The unique philosophy of Eastside Projects reflects itself in the ever evolving and changing appearance of the gallery as a whole. Artworks chosen for past exhibitions have become long-term fixtures in the gallery; through a process of recycling its remains, “the space writes and records its own history. Each new addition responds to and alters the existing conditions. The gallery accumulates the traces of its use as part of a learning process”. This learning process is not seen as autonomous; to those in charge it has a social function and is of benefit to all. These lofty ambitions set Eastside Projects apart from many generic white cube galleries, just as the philosophy embeds it within the community and immediate locale of Birmingham, so it raises Eastside Projects to international significance.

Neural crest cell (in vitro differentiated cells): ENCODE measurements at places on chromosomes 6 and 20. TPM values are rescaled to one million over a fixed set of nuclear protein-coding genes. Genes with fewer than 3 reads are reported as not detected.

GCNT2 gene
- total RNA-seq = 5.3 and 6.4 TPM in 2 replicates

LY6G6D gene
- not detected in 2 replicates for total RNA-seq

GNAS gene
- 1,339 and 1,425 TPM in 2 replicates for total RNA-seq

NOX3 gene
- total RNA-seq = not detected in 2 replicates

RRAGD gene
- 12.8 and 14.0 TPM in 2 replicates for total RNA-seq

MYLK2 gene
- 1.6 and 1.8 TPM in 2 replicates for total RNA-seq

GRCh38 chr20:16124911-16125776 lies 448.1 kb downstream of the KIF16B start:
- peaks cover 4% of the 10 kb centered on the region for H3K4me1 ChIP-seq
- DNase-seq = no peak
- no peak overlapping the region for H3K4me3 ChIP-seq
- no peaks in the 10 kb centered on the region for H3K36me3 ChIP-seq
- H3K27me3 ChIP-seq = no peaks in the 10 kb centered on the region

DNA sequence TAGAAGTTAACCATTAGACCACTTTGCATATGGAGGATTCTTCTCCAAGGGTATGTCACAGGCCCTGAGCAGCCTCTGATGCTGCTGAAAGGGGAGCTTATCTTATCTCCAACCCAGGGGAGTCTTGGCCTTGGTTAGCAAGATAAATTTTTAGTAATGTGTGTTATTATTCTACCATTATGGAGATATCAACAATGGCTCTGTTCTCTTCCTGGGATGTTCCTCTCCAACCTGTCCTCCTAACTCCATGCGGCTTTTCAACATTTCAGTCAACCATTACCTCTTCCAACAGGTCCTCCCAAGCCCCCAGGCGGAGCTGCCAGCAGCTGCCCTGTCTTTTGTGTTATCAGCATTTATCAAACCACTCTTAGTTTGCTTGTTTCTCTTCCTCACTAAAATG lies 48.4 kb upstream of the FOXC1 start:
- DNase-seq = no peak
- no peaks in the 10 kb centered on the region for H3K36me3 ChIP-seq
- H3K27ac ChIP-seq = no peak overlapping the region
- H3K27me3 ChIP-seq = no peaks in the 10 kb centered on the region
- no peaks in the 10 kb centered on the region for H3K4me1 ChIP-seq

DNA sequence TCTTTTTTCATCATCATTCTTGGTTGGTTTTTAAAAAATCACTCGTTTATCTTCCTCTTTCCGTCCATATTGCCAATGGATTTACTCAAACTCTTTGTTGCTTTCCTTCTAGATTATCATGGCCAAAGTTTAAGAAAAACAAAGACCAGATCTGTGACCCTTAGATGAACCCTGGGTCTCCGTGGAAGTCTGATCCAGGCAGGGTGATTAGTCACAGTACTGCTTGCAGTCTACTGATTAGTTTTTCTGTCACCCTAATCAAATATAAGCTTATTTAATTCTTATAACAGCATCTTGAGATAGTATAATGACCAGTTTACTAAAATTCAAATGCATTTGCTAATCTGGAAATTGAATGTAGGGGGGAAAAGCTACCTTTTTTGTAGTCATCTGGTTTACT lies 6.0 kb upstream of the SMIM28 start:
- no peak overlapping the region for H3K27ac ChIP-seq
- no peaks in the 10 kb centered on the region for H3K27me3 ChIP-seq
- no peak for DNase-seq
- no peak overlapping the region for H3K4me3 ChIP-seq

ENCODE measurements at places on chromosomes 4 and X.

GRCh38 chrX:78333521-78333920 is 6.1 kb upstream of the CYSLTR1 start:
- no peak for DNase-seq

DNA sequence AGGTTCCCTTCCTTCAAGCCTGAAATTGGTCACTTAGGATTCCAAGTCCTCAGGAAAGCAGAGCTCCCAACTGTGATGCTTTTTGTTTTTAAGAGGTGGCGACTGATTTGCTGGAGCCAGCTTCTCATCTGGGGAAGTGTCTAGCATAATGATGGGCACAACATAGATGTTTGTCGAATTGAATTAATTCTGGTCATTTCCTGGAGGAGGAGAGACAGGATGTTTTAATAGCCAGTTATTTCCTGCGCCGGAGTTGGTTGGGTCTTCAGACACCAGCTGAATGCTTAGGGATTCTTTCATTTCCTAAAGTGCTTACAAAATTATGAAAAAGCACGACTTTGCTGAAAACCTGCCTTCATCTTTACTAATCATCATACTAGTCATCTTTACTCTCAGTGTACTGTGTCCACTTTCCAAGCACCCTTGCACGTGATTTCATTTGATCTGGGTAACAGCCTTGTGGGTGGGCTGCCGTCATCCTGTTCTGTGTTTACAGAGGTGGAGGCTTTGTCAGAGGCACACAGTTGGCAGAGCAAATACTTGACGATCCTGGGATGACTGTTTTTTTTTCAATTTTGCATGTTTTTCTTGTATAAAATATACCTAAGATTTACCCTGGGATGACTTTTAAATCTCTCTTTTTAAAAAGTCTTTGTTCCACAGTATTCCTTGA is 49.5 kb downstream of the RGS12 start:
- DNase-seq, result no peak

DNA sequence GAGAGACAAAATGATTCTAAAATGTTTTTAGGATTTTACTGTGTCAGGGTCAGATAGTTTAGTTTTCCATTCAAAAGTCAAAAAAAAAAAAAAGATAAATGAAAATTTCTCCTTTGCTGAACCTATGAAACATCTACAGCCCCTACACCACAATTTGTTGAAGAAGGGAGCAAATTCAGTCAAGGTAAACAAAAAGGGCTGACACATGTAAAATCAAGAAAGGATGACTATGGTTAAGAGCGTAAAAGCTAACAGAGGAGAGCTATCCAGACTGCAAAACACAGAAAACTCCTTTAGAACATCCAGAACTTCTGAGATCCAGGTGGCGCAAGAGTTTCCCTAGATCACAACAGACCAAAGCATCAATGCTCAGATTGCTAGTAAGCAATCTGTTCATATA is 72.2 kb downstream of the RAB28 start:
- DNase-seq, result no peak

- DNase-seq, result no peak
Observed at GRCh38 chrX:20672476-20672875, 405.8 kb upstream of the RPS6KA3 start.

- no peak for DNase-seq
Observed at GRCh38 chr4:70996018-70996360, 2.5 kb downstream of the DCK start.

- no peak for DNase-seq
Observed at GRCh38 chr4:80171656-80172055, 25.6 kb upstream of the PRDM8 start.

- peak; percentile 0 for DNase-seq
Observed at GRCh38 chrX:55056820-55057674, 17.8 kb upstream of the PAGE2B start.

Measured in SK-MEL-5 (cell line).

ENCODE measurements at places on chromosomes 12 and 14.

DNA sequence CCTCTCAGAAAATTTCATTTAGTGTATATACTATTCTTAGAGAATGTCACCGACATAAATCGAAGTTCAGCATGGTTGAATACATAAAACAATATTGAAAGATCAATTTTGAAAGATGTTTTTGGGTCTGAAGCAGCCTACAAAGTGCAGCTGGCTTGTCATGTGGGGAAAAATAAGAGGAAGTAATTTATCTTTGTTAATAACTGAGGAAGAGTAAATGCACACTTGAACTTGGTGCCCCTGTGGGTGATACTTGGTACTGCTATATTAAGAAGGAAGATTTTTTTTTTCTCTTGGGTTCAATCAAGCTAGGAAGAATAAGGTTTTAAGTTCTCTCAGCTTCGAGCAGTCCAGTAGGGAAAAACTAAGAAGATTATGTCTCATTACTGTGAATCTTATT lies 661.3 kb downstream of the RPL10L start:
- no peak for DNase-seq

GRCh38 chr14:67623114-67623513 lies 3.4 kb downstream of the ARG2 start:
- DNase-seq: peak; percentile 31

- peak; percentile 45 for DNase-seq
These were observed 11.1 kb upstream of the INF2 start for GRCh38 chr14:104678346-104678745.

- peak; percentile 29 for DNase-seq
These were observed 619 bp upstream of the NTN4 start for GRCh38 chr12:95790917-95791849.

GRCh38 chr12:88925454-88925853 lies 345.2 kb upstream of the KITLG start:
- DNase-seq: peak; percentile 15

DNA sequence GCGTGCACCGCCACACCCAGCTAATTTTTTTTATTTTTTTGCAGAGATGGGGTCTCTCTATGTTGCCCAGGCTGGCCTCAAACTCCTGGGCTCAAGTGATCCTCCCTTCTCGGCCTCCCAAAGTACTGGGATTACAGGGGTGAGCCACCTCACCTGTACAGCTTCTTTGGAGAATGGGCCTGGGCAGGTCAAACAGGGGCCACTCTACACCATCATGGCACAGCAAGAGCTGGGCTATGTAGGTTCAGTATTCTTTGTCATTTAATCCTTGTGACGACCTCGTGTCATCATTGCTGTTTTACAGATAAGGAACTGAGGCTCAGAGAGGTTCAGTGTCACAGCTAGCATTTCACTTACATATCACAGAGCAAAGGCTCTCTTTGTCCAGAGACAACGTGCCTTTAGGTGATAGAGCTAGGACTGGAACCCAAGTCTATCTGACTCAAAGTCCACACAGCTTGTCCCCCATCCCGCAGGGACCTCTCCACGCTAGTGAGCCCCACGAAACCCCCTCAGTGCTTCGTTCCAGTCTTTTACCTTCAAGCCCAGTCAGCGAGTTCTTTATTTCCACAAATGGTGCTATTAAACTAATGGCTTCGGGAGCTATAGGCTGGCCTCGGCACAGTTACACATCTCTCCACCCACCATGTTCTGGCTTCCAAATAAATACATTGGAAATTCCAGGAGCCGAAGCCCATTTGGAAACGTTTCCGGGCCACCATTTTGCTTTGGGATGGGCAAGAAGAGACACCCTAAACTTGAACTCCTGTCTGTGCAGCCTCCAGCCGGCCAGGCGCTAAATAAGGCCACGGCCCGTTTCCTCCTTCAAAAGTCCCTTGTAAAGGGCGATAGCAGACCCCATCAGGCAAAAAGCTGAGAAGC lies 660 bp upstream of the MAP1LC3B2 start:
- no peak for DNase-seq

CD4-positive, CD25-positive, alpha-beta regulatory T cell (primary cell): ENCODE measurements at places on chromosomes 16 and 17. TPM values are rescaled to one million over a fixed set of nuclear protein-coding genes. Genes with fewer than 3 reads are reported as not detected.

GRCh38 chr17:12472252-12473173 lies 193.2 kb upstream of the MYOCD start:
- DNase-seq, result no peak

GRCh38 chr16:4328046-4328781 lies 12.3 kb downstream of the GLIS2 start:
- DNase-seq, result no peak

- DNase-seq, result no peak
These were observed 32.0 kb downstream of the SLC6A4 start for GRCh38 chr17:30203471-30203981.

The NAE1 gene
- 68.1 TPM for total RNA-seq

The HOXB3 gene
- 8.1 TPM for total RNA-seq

It is a short walk to the next venue on our list. The Lombard Method is a set of studios and project spaces housed in a large ramshackle brick building not dissimilar to Liverpool’s own Wolstenholme Creative Space. Like WCS, The Lombard Method organise events rich with the allure of the impermanent and tinged with a sense of the cult. By gaining admittance you get that intoxicating feeling of being part of a secret group, one of the select few privy to these underground activities. At the time of our visit there was no exhibition, although we wanted to take the opportunity to wander around the studio, speak to a few people and generally be a bit nosey. Talking with Joe Weldon, one of the founding members, it was apparent that Birmingham is benefitting from a dynamic and talented crop of recent graduates. Erudite and thoughtful, he described Lombard Method’s origins, similarities in the working philosophy of its members, their successful residency programme, and how they are considering applying for their first Arts Council grant. It remains to be seen what path The Lombard Method choose to take. The freedom without funding has allowed ideas to grow organically; this unforced element to their practice has fed into the aesthetic of their events, and it will be interesting to see if they are able to hold onto their individualistic identity if they do decide to go down the funding route.